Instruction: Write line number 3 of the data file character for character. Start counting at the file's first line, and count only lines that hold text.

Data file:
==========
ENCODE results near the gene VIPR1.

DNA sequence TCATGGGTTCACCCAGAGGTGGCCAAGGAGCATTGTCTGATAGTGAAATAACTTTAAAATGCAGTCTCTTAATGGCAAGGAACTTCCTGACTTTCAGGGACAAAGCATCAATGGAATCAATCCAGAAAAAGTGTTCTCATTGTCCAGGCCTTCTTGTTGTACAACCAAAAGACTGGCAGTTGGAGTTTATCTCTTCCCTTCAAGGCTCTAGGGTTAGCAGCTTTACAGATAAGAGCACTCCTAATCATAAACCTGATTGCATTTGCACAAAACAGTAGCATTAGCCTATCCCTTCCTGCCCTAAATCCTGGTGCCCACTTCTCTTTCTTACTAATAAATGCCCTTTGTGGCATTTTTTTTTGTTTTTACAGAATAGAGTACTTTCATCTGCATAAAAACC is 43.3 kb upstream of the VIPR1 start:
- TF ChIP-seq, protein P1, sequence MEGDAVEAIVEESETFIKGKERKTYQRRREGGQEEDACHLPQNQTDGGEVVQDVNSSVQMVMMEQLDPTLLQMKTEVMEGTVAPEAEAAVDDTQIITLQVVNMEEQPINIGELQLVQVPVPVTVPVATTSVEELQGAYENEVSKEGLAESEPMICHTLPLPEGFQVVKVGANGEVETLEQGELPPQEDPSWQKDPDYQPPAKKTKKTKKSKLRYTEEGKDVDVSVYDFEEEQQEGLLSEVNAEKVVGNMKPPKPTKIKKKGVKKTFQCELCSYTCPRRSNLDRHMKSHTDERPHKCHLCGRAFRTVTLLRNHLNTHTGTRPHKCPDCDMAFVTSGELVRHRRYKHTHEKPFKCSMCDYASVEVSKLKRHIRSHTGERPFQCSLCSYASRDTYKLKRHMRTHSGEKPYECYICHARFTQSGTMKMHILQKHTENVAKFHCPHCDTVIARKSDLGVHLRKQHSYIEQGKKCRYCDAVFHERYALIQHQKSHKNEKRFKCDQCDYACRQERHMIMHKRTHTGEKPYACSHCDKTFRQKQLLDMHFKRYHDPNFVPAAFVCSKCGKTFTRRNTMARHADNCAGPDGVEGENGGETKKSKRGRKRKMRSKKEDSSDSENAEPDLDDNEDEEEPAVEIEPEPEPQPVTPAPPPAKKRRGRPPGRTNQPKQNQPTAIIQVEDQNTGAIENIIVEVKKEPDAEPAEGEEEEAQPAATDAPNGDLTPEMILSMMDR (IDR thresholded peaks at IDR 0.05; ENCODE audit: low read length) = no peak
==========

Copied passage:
- TF ChIP-seq, protein P1, sequence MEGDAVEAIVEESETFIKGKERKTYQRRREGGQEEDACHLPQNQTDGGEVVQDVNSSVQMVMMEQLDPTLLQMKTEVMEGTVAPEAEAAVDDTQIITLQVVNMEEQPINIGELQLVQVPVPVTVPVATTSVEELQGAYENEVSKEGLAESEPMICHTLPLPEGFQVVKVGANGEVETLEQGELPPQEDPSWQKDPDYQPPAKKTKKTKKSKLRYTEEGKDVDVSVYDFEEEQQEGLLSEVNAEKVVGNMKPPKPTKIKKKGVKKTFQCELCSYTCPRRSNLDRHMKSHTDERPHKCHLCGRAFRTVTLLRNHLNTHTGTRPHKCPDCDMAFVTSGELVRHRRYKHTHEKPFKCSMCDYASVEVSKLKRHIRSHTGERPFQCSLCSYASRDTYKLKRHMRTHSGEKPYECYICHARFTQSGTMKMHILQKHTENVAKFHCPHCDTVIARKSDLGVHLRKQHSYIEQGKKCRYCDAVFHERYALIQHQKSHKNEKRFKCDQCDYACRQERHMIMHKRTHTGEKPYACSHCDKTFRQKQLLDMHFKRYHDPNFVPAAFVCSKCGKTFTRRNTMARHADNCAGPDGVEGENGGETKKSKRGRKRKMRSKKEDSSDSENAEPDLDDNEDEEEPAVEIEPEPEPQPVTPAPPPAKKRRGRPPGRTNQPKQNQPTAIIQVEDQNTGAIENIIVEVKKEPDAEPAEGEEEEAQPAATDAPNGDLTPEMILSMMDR (IDR thresholded peaks at IDR 0.05; ENCODE audit: low read length) = no peak